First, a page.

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How to feed an extra 2,400,000,000 people

Food production must be increased 70 percent to provide for the extra 2.4 billion people expected to come aboard planet Earth by 2050. We have the technology and the knowhow to do this without using a lot more arable land than we farm now–but only if we act in a targeted and strategic way. That’s...

Food production must be increased 70 percent to provide for the extra 2.4 billion people expected to come aboard planet Earth by 2050. We have the technology and the knowhow to do this without using a lot more arable land than we farm now–but only if we act in a targeted and strategic way.

That’s the message that came out of Rome today at the start of this week’s High-Level Expert Forum on How to Feed the World in 2050, convened by the Food and Agricultural Organization (FAO) of the United Nations.

The combined effect of population growth, strong income growth and urbanization is expected to result in almost the doubling of world demand for food, feed and fiber, FAO Director-General Jacques Diouf said at the start of today’s session.


FAO Director-General Jacques Diouf opening the “How to Feed the World in 2050” with a welcome address to delegates, 12-13 October 2009, FAO Headquarters, Rome, Italy.

© FAO/Alessandra Benedetti

Opening the two-day forum, Diouf said that agriculture must become more productive if it is to feed a much larger world population while responding to the daunting environmental challenges ahead.

“Agriculture will have no choice but to be more productive.”

“Agriculture will have no choice but to be more productive,” Diouf said in remarks posted on the FAO Web site.

How to Feed the world logo.png

Increases would need to come mostly from yield growth and improved cropping intensity rather than from farming more land despite the fact that there are still ample land resources with potential for cultivation, particularly in sub-Sahara Africa and Latin America, he said.

He also noted that “while organic agriculture contributes to hunger and poverty reduction and should be promoted, it cannot by itself feed the rapidly growing population.”

World population is projected to rise to 9.1 billion in 2050 from a current 6.7 billion, requiring a 70-percent increase in farm production, says an FAO report “How to Feed the World 2050.”


According to the report, “By 2050 the world’s population will reach 9.1 billion, 34 percent higher than today. Nearly all of this population increase will occur in developing countries. Urbanization will continue at an accelerated pace, and about 70 percent of the world’s population will be urban (compared to 49 percent today). Income levels will be many multiples of what they are now.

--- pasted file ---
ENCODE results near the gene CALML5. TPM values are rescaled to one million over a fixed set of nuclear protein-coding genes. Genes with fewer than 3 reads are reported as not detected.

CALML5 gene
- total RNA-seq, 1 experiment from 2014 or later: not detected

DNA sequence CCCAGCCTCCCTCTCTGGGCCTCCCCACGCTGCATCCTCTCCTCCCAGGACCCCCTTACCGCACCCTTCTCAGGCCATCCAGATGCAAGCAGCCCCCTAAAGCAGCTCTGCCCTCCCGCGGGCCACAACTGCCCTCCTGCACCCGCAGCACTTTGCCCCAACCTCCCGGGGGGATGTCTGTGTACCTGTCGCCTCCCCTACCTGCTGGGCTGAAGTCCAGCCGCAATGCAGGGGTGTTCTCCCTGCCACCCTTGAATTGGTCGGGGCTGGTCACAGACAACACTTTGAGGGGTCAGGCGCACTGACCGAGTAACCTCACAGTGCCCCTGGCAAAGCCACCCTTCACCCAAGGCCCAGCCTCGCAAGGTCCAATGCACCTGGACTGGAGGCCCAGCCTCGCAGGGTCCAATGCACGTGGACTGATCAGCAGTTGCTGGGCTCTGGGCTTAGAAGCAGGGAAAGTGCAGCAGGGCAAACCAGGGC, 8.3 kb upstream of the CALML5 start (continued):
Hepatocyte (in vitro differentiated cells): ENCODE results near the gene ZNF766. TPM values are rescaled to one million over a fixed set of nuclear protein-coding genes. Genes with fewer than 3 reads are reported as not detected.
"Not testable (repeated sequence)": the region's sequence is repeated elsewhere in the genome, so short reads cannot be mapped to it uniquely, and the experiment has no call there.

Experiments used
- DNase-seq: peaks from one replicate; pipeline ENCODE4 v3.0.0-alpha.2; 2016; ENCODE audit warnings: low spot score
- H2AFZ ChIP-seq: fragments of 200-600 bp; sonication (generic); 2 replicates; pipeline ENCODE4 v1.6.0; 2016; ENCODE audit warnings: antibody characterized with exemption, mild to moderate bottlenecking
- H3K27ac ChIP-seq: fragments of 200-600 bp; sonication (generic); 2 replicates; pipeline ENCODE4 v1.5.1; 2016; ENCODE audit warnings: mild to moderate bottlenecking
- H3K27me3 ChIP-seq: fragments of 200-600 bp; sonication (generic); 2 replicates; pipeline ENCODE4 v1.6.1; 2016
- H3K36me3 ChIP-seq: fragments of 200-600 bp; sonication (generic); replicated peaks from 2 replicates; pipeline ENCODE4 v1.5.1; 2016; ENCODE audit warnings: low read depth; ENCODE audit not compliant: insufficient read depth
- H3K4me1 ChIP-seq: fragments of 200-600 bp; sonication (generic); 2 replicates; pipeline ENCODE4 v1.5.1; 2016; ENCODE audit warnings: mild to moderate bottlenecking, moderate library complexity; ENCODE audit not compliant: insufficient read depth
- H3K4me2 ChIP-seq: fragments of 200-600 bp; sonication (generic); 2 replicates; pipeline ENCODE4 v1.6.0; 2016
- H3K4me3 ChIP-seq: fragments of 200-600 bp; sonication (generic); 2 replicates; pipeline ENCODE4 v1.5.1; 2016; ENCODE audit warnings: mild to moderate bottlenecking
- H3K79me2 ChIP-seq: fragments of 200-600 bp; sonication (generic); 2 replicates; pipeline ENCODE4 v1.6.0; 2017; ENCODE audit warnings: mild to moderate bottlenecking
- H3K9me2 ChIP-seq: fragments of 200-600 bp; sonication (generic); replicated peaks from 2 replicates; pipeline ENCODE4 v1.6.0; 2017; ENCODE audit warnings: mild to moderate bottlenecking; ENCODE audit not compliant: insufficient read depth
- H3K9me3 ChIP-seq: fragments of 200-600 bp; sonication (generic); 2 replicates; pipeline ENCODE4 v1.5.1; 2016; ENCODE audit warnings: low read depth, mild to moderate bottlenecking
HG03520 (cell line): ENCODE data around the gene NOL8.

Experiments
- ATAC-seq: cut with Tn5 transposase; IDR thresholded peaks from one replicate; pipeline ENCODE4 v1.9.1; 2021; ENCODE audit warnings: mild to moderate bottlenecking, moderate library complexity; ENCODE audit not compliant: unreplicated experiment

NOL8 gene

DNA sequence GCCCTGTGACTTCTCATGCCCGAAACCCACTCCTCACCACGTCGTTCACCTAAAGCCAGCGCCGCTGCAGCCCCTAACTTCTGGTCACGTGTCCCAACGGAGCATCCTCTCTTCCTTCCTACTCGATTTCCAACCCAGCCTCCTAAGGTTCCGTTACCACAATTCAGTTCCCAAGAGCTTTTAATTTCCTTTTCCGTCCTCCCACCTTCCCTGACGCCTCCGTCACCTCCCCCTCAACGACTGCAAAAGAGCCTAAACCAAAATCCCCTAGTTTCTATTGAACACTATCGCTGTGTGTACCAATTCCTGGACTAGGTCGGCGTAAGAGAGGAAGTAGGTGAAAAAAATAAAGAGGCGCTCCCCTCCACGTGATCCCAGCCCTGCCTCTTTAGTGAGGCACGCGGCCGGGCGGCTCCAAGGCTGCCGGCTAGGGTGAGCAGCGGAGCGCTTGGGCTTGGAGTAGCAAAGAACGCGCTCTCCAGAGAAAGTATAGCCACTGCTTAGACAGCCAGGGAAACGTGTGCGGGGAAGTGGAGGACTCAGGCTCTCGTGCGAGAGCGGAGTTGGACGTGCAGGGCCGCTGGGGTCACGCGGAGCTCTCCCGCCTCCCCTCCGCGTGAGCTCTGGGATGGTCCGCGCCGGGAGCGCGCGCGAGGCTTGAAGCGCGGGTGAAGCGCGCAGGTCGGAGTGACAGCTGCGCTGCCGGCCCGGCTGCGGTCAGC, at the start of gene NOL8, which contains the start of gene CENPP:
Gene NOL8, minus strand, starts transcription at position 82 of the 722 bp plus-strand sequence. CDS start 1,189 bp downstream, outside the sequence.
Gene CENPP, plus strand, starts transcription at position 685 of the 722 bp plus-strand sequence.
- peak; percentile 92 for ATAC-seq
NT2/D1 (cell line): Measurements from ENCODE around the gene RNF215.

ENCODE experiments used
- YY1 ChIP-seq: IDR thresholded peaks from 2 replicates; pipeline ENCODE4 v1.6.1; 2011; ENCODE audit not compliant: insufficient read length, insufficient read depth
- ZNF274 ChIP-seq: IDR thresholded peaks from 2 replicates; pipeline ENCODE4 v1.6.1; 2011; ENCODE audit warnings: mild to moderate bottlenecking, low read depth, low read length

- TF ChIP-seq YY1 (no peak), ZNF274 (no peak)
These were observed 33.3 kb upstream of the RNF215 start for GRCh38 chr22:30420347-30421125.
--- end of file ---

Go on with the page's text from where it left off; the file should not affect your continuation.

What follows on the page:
“In order to feed this larger, more urban and richer population, food production (net of food used for biofuels) must increase by 70 percent. Annual cereal production will need to rise to about 3 billion tonnes from 2.1 billion today and annual meat production will need to rise by over 200 million tonnes to reach 470 million tonnes.”


Sprinklers irrigating crops in South Africa

NGS photo by Bobby Haas

The report argues that the required increase in food production can be achieved “if the necessary investment is undertaken and policies conducive to agricultural production are put in place. But increasing production is not sufficient to achieve food security. It must be complemented by policies to enhance access by fighting poverty, especially in rural areas, as well as effective safety net programs.”

Climate change effects

In addition to a growing scarcity of natural resources such as land, water and biodiversity “global agriculture will have to cope with the effects of climate change, notably higher temperatures, greater rainfall variability and more frequent extreme weather events such as floods and droughts,” Diouf warned today.

Climate change would reduce water availability and lead to an increase in plant and animal pests and diseases. “The combined effects of climate change could reduce potential output by up to 30 percent in Africa and up to 21 percent in Asia,” he noted.

“The challenge is not only to increase global future production but to increase it where it is mostly needed and by those who need it most. There should be a special focus on smallholder farmers, women and rural households and their access to land, water and high quality seeds…and other modern inputs.”

It is also important to bridge the technology gap between countries through knowledge transfer using North-South, South-South and triangular cooperation to achieve sustainable increases in agricultural production and productivity.